Gulf of Mexico Dolphins Sick, Dying After BP Oil Spill
NEW ORLEANS, Louisiana, March 30, 2012 (ENS) - Bottlenose dolphins in Barataria Bay, Louisiana now are showing signs of severe ill health after coming in contact with oily waters from the BP oil spill nearly two years ago, warn NOAA marine mammal biologists and their local, state and federal research partners in a study released this week.
Located in the northern Gulf of Mexico, Barataria Bay, received heavy and prolonged exposure to oil during the BP/Deepwater Horizon oil spill in the spring and summer of 2010.
NOAA and its local, state and federal research partners started the Barataria Bay dolphin study in 2011 as part of the Natural Resource Damage Assessment, the process for studying the effects of the BP/Deepwater Horizon oil spill.
NOAA is sharing the preliminary results from the study so that stranding responders and veterinarians can better care for live stranded dolphins and look for similar health conditions.
Comprehensive physical examinations of 32 live dolphins from Barataria Bay conducted in the summer of 2011, a year after the spill, show that many of them were underweight, anemic, and had low blood sugar and/or symptoms of liver and lung disease.
Nearly half also have abnormally low levels of the hormones that help with stress response, metabolism and immune function.
Researchers fear that some of the study dolphins are in such poor health that they will not survive.
One of these dolphins, Y12, last observed and studied in late 2011, was found dead in January.
The carcass of Y12 was recovered on Grand Isle Beach adjacent to Barataria Bay on January 31. The visible ribs, prominent vertebrae and depressions along the back were interpreted as signs of extreme emaciation. A necropsy was performed and samples were collected to help determine cause of death and potential contributing factors.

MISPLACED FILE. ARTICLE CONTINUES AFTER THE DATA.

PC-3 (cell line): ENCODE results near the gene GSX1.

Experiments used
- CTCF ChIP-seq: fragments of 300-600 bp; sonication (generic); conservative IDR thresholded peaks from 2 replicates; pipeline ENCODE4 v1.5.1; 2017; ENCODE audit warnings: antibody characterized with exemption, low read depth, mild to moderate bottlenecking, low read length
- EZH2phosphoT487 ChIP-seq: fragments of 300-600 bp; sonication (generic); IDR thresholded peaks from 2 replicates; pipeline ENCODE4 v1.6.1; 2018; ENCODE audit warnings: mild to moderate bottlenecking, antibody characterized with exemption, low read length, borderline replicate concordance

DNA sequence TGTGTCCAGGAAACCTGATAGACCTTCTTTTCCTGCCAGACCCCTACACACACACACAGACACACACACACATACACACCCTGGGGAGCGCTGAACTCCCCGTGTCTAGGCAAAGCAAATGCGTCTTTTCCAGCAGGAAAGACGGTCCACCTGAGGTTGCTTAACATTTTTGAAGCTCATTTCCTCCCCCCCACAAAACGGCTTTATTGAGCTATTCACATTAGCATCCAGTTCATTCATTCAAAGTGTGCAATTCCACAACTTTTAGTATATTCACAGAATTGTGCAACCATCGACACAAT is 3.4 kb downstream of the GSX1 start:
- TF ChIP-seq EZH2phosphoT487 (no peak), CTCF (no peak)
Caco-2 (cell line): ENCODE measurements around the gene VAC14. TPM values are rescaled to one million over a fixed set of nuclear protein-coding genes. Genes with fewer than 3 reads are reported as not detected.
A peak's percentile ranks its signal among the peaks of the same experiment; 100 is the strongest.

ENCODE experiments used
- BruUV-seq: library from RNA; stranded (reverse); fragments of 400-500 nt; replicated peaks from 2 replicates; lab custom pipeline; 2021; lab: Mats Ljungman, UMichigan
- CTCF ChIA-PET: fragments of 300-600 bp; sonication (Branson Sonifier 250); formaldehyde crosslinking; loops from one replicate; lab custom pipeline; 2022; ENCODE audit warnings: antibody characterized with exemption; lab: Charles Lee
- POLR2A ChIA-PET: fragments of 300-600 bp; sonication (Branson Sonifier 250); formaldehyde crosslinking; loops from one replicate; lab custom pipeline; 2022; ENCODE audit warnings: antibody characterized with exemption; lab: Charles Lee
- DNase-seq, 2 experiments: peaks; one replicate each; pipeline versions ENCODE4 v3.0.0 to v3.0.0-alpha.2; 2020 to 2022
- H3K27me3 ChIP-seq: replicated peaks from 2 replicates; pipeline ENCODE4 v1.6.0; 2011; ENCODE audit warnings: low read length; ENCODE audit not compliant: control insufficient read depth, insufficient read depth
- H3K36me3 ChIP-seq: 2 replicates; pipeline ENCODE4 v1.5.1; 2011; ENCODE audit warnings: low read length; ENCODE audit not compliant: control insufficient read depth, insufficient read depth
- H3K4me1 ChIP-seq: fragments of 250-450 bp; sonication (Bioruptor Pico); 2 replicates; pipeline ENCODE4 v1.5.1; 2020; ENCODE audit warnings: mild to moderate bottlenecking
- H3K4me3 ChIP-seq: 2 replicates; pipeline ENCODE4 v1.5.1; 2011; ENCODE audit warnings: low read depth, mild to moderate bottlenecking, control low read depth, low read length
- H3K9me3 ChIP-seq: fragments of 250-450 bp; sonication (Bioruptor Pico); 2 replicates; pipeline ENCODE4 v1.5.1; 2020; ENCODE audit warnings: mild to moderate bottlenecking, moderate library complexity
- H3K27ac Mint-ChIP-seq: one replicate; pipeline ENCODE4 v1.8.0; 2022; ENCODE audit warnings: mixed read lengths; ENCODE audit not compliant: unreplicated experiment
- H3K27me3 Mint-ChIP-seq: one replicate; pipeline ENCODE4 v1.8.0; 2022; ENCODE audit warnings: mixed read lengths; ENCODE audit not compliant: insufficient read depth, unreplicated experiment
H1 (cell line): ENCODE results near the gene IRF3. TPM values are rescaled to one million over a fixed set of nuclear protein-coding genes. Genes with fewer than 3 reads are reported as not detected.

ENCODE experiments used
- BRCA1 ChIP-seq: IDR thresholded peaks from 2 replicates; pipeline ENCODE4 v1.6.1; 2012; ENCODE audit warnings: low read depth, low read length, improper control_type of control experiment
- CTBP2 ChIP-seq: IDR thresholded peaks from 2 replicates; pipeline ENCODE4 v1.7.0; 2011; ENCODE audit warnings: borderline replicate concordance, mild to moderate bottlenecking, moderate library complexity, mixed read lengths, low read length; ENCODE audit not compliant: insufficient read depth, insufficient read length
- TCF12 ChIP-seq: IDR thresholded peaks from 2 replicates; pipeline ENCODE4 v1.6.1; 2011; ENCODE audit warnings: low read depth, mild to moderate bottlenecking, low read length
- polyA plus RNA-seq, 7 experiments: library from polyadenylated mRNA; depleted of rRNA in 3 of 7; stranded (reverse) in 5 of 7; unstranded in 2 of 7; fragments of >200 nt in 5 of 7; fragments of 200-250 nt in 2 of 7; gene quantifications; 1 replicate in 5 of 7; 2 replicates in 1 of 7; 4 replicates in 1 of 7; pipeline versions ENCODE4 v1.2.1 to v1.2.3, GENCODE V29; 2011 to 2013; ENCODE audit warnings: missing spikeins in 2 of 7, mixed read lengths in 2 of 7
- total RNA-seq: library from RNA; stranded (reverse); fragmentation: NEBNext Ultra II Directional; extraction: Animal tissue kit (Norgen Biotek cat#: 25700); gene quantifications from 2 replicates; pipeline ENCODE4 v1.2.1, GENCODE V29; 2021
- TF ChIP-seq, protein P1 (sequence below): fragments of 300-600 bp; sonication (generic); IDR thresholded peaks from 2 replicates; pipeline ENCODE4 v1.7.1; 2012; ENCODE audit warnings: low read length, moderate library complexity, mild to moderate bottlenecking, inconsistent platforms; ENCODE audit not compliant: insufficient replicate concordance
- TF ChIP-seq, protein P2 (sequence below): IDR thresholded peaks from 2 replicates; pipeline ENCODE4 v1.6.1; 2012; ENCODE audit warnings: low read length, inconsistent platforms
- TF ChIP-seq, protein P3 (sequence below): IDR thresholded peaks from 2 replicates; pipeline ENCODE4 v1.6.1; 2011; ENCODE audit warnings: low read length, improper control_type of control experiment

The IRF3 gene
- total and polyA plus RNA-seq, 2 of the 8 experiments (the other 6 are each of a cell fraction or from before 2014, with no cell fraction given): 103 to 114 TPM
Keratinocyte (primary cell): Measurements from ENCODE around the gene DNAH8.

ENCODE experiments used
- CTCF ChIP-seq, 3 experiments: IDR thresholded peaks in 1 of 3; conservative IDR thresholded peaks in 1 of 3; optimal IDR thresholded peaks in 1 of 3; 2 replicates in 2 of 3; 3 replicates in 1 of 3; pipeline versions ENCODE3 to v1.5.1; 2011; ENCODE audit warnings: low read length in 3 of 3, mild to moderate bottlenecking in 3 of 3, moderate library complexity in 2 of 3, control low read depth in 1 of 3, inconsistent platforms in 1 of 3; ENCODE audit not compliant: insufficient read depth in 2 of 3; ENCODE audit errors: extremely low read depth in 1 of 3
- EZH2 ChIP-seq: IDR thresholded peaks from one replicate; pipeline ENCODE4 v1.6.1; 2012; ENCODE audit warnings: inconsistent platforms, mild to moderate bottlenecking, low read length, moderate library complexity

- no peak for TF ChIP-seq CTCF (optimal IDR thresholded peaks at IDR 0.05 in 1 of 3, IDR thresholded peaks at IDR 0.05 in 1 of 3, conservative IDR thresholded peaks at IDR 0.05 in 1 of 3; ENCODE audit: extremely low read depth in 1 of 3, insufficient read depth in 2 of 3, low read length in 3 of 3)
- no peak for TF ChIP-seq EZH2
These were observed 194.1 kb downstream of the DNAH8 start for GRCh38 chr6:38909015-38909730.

Since February 2010, more than 675 dolphins have stranded in the northern Gulf of Mexico - from Franklin County, Florida, to the Louisiana/Texas border - a much higher rate than the usual average of 74 dolphins per year, says NOAA. The high number of strandings prompted the agency to declare an Unusual Mortality Event and investigate the cause of death for as many of the dolphins as possible.
Most of the stranded dolphins were found dead. Just 33 stranded alive and seven were taken to facilities for rehabilitation.
In the spring, it is usual to see some newborn, fetal and stillborn dolphins strand, and there has been an increase in strandings of this younger age class during this Unusual Mortality Event in 2010 and 2011.
Yet all age classes continue to strand at high levels, the scientists say.
Some waters in the northern Barataria Basin, a larger area that includes Barataria Bay, remain closed to commercial fishing, as visible oil is still present along the shoreline where the closures are in place.
NOAA and its state and federal partners are researching the many ways Gulf dolphins may have been exposed to oil, including through ingestion, inhalation or externally.
Researchers say the dolphins could have ingested oil from sediments or water while feeding or by eating whole fish, including internal organs and fluids such as liver and bile, which can harbor toxic chemicals.
Dolphins swim in Gulf of Mexico waters tainted by oil from BP's Deepwater Horizon blow out. (Photo courtesy NOAA)
Found dead near Barataria Bay, the dolphin called Y12 is studied for clues to the cause of death. (Photo courtesy NOAA)